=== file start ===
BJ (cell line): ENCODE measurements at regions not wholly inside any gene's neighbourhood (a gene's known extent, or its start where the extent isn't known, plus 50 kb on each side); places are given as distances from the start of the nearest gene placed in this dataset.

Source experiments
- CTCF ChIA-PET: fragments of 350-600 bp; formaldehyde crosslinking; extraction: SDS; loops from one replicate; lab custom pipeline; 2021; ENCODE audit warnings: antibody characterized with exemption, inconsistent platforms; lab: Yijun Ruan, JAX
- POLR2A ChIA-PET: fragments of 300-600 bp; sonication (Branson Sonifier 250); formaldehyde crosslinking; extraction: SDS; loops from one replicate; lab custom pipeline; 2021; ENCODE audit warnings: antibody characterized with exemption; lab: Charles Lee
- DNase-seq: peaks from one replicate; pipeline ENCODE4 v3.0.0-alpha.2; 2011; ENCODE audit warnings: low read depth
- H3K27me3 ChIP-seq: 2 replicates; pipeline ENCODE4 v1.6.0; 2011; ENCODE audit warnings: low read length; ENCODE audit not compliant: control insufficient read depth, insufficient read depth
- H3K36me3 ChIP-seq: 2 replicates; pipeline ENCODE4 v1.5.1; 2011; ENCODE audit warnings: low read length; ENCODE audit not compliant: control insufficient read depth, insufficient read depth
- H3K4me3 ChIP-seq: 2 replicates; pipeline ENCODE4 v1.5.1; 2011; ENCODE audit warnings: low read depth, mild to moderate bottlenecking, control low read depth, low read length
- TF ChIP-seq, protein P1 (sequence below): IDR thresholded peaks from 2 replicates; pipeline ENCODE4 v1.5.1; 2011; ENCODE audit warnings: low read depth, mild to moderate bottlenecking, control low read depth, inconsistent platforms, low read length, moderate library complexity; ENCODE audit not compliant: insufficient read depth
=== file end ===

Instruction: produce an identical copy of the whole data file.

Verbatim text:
BJ (cell line): ENCODE measurements at regions not wholly inside any gene's neighbourhood (a gene's known extent, or its start where the extent isn't known, plus 50 kb on each side); places are given as distances from the start of the nearest gene placed in this dataset.

Source experiments
- CTCF ChIA-PET: fragments of 350-600 bp; formaldehyde crosslinking; extraction: SDS; loops from one replicate; lab custom pipeline; 2021; ENCODE audit warnings: antibody characterized with exemption, inconsistent platforms; lab: Yijun Ruan, JAX
- POLR2A ChIA-PET: fragments of 300-600 bp; sonication (Branson Sonifier 250); formaldehyde crosslinking; extraction: SDS; loops from one replicate; lab custom pipeline; 2021; ENCODE audit warnings: antibody characterized with exemption; lab: Charles Lee
- DNase-seq: peaks from one replicate; pipeline ENCODE4 v3.0.0-alpha.2; 2011; ENCODE audit warnings: low read depth
- H3K27me3 ChIP-seq: 2 replicates; pipeline ENCODE4 v1.6.0; 2011; ENCODE audit warnings: low read length; ENCODE audit not compliant: control insufficient read depth, insufficient read depth
- H3K36me3 ChIP-seq: 2 replicates; pipeline ENCODE4 v1.5.1; 2011; ENCODE audit warnings: low read length; ENCODE audit not compliant: control insufficient read depth, insufficient read depth
- H3K4me3 ChIP-seq: 2 replicates; pipeline ENCODE4 v1.5.1; 2011; ENCODE audit warnings: low read depth, mild to moderate bottlenecking, control low read depth, low read length
- TF ChIP-seq, protein P1 (sequence below): IDR thresholded peaks from 2 replicates; pipeline ENCODE4 v1.5.1; 2011; ENCODE audit warnings: low read depth, mild to moderate bottlenecking, control low read depth, inconsistent platforms, low read length, moderate library complexity; ENCODE audit not compliant: insufficient read depth